(CNN) -- Syria's emergency law, which has been in place nearly 50 years, is in the process of being lifted, a source close to the Syrian government said Sunday.
The decision comes as the country grapples with deadly violence surrounding anti-government protests.
Earlier, Reem Haddad, spokeswoman for the Syrian Information Ministry, told CNN that "it will be lifted." However, she could not say when.
The law allows the government to make preventive arrests and override constitutional and penal code statutes. In effect since 1963, it also bars detainees who haven't been charged from filing court complaints or from having a lawyer present during interrogations.
The source close to the Syrian government also said the cabinet is expected to resign next week, as soon as President Bashar al Assad decides on a new prime minister.
Assad is also reviewing Article 8 of the Constitution, which defines the Baath Party as the "leading party in the society and the state" and limits the formation of political parties, the source said. And he is reviewing a political parties law that was originally due to be issued in 2003, the source said. A new draft of the law "may be handed to the public to approve of through a referendum," the source said.
Assad is expected to address his embattled nation amid reports of protesters being shot to death in recent days as they called for government reforms. A source close to the Syrian government told CNN that Assad is expected to speak to the nation "within the next couple of days," and likely not Sunday.
Violence has consumed recent demonstrations in the restive city of Daraa and the coastal town of Latakia, according to witnesses.
Syria's state-run news agency, citing an unidentified official source, said the attacks of "armed gangs" in Latakia over the past two days has led to the deaths of 10 security force members and civilians and two gunmen. SANA reported that 200 people, most of them security forces, were wounded by the gangs, which also attacked a hospital.
Anti-government protests in Latakia had started peacefully Saturday before several people were wounded in a hail of gunfire as security forces tightened their control on access to the city, witnesses said. However, presidential spokeswoman Bouthaina Shaaban told state media that it was an unidentified group of gunmen who opened fire at citizens and security forces.
CNN could not independently confirm the accounts as the Syrian government has yet to grant access to the country.
SANA reported Sunday that the interior ministry "is asking everyone not to respond to inciting leaflets calling for rallies in the Umayyad Square," the largest and most important square in Damascus. State TV also reported that the government was warning people not to attend the Sunday rallies.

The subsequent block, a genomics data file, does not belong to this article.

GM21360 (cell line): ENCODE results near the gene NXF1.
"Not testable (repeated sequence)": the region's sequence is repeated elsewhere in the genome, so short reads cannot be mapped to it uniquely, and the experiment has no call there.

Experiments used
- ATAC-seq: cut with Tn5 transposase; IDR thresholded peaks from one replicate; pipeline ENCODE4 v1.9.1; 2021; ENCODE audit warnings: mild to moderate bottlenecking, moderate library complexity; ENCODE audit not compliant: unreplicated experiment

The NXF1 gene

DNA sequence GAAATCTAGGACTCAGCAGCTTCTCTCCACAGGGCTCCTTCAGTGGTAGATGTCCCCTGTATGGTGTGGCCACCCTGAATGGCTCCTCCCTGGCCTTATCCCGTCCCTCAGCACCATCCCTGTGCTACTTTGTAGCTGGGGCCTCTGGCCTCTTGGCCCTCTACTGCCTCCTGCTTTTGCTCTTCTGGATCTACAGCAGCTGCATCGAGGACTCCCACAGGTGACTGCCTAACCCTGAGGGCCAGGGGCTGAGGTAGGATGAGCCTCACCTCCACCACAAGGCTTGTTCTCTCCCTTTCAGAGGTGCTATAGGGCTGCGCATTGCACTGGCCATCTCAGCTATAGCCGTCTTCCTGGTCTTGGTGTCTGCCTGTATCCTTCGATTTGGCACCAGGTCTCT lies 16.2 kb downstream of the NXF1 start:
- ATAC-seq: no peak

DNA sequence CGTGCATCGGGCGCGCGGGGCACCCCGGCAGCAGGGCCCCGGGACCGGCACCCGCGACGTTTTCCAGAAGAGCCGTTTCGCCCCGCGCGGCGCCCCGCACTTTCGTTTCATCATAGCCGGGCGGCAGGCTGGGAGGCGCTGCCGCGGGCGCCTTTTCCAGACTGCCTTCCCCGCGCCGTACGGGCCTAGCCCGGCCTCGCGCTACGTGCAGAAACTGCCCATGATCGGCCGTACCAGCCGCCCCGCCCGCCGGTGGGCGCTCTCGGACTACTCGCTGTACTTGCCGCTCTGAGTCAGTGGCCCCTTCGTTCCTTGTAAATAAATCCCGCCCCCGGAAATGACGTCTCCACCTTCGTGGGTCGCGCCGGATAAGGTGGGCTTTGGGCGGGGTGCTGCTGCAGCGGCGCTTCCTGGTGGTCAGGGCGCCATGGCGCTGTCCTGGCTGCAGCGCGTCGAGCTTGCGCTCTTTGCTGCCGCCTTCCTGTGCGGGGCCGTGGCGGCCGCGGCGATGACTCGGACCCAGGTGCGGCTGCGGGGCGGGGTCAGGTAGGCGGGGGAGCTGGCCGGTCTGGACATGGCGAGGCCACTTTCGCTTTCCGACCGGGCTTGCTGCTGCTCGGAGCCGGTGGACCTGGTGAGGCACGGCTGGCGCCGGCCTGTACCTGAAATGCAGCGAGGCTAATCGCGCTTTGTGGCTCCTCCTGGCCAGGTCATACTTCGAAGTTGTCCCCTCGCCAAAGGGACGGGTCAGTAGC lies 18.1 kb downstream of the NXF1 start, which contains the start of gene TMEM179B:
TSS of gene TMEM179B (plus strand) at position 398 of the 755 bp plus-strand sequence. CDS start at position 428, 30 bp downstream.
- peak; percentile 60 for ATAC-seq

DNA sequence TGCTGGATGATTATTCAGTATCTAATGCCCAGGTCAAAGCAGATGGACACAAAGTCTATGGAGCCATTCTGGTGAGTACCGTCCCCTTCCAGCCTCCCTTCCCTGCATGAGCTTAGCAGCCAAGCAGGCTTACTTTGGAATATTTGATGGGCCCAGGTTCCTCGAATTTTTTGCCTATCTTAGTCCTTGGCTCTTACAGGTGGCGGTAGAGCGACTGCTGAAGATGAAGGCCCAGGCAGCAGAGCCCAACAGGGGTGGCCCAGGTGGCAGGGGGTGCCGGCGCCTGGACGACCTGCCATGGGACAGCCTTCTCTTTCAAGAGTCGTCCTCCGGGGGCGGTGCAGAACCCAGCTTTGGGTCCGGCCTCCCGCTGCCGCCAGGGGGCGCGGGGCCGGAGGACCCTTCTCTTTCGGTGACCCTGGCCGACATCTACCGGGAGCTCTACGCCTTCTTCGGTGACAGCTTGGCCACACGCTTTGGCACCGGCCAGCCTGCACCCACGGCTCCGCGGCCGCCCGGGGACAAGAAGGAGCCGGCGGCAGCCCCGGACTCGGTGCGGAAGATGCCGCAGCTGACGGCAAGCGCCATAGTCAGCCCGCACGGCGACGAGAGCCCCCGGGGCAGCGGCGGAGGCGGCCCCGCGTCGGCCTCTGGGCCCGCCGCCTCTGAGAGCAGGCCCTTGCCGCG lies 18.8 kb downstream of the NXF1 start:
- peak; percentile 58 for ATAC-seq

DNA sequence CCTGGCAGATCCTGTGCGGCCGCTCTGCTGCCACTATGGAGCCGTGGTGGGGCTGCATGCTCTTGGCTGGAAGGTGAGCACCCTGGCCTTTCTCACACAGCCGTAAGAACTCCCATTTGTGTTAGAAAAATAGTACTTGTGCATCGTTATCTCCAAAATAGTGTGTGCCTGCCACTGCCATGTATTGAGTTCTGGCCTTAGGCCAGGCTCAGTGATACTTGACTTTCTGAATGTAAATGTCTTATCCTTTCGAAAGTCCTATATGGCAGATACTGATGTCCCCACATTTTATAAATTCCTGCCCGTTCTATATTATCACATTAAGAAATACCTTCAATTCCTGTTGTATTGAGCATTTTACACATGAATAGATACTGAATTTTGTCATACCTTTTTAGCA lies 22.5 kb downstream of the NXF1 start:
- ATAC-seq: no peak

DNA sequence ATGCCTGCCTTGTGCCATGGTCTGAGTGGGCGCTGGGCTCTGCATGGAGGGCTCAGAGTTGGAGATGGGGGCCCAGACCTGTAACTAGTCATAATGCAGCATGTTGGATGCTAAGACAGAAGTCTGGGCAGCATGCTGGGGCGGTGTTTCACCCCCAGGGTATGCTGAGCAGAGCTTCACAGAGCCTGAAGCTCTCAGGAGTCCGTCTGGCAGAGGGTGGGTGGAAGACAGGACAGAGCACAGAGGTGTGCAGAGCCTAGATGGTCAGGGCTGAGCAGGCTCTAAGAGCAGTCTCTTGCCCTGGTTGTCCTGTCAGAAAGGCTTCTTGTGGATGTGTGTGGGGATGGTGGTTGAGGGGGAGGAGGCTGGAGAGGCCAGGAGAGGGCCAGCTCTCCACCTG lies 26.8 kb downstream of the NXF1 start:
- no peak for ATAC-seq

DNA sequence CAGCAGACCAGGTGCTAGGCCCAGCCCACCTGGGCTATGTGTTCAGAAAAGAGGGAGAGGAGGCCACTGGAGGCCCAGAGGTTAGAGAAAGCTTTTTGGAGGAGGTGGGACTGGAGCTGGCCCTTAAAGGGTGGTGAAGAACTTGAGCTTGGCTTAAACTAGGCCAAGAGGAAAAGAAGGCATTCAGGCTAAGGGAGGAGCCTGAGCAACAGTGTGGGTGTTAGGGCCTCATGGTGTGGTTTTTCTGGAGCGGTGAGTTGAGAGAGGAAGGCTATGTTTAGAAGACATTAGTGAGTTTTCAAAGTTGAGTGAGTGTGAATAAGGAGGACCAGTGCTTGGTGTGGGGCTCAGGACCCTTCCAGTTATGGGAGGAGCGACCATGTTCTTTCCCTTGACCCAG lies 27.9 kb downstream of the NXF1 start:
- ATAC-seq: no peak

On Saturday, hundreds of Syrians demonstrated peacefully without security forces present in Daraa, where dozens of people were killed in violent clashes last week.
The protest also served as a funeral site for throngs of mourners to remember those who died in earlier demonstrations, the witness said.
Friday was marred with reports of casualties in the southern cities of Sanamen and Daraa where government security forces allegedly opened fire on protesters. In Daraa, dozens were shot in the head and neck and hundreds more were wounded when snipers on rooftops began firing into the crowd, according to a doctor in Daraa who declined to be named for security reasons.
The protesters, who were not carrying weapons, chanted, "We need our freedom, We need democracy," the doctor said.
In the neighboring city of Sanamen, at least 20 others were killed and more than 60 people were wounded Friday after government security forces began shooting at demonstrators, the doctor in Daraa told CNN.
Thousands in Sanamen marched Saturday in what appeared to be a mixture of political protest and funeral procession as they sought to bury six people killed in violent clashes earlier in the week, another witness said.
U.S. Secretary of State Hillary Clinton said the United States has no plans to enter the conflict in Syria as it has in Libya. "Each of these situations is unique," she said in an interview broadcast Sunday on CBS' "Face the Nation."
"Certainly we deplore the violence in Syria, we call as we have on all of these governments during this period of the Arab awakening, as some have called it, to be responding to their people's needs, not to engage in violence, permit peaceful protests and begin a process of economic and political reform," she added.
Sen. Joe Lieberman, chairman of the Senate Homeland Security Committee, told "Fox News Sunday" that if Assad attacks his own people, an international coalition should intervene as in Libya.
"If Assad does what (Libyan leader Moammar) Gadhafi was doing, which is to threaten and go house-to-house and kill anybody who's not on his side, there's a precedent now that the world community has set in Libya. And it's the right one," Lieberman, I-Connecticut, said Sunday." "We're not going to stand by and allow this Assad to slaughter his people like his father did years ago."
CNN's Rima Maktabi contributed to this report